At first glance, the racy Web site JuicyCampus.com and a small, anti-gay group organized as the Westboro (Kan.) Baptist Church seem to have little in common.
JuicyCampus.com invites online postings from college students with the message that “this is the place to spill the juice about all the crazy stuff going on at your campus.”
It claims that “it’s totally anonymous – no registration, login, or e-mail verification required.” The result is an often-raucous mix of sexual, racial and social comments that some claim include defamatory or even dangerous remarks.
The Westboro group has gained notoriety for its in-person protests at military funerals while carrying signs with messages such as “God Hates Fags” and “God Hates America,” based on claims that America is being punished with the deaths of military personnel for accepting gay lifestyles in society.
What the two have in common is that both continue to test the limits of free speech and that authorities are working at creative ways to try to muffle or prosecute them.
The controversy over the campus-gossip site, which says it now gets posted comments from more than 500 campuses, has been building since its founding in 2007 by a former Duke University student.
Attorneys general in New Jersey and Connecticut have investigated JuicyCampus.com for possible consumer-law violations involving its promise to weed out threatening remarks. A Colgate University student was charged last year with aggravated harassment for posting what authorities considered a threat, however vague, to kill students.
Tennessee State University in mid-November became the first public college to block access from its campus computer network to JuicyCampus.com. Sidestepping questions of taste and propriety – and perhaps a First Amendment-based complaint – the Nashville school said it blocked access for safety and security reasons after a mother complained about a post arranging for students to beat her daughter.
JuicyCampus.com itself likely is protected by a 1996 federal law – Section 230 of the Communications Decency Act – shielding such Web sites from liability for what is posted on them, though those who post could face civil lawsuits for defamation brought by the targets of comments.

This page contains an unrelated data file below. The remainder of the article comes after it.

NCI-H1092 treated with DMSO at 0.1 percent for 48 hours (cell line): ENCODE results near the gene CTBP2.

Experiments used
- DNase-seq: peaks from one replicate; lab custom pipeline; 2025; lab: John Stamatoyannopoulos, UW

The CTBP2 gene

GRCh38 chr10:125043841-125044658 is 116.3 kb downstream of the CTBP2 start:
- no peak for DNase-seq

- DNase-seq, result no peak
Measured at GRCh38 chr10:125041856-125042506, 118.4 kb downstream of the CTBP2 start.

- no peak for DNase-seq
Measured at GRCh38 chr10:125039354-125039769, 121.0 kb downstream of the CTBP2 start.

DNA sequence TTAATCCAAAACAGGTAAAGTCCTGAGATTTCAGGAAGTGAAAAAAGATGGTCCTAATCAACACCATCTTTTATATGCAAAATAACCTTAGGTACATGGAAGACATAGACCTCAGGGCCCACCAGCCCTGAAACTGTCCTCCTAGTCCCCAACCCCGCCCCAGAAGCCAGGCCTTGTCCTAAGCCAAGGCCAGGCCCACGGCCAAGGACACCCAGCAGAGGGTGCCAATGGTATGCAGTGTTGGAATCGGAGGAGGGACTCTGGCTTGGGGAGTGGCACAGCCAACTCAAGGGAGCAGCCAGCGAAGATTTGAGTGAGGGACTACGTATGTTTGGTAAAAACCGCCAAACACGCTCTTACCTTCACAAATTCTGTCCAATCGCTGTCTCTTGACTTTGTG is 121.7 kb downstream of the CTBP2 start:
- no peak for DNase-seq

But the Westboro group – largely composed of the family of its founder, Fred Phelps – has faced both indirect and direct attempts to prevent their protests.
Passage of a flurry of state laws – most still untested in courts – that attempt to restrict when and where the group can march, followed by a Kansas court decision requiring it to pay state taxes on a truck it uses to travel to protest sites, has prompted the group to claim it is being singled out by government officials who don’t like its message or methods.
Shirley Phelps-Roper faces criminal charges in Nebraska stemming from a 2007 military funeral at which the prosecution says she allowed her 10-year-old son to stand on an American flag, and wore a flag as a skirt that dragged on the ground. She is charged with flag desecration, disturbing the peace, contributing to the delinquency of a minor and negligent child abuse.
There is a narrow legal line between protecting the safety, security and even the personal privacy and reputations of our fellow citizens, and muzzling the robust, unfettered and challenging debate and social commentary required by a democracy.
This is not to say that the often-salacious postings on JuicyCampus.com equate with the often-eloquent arguments raised in the civil rights movement, or that the Westboro group’s sidewalk shenanigans compare to the public-protest legacy of the women’s suffragists.
And there is understandable opposition – based, for some, in sympathy for bereaved families or outrage at racial or sexual slurs – to messages that belittle and attack, insult and defame. Still, nothing in the First Amendment requires protesters to be polite, signs to be soothing or messages to be mellow.
As we watch authorities enact or enforce restrictions on groups and words that we might prefer not to hear or see, we must insist that free speech essentially remain free, drawing our own careful line: the one between setting reasonable limits rooted in law and punishing speakers out of an emotional response.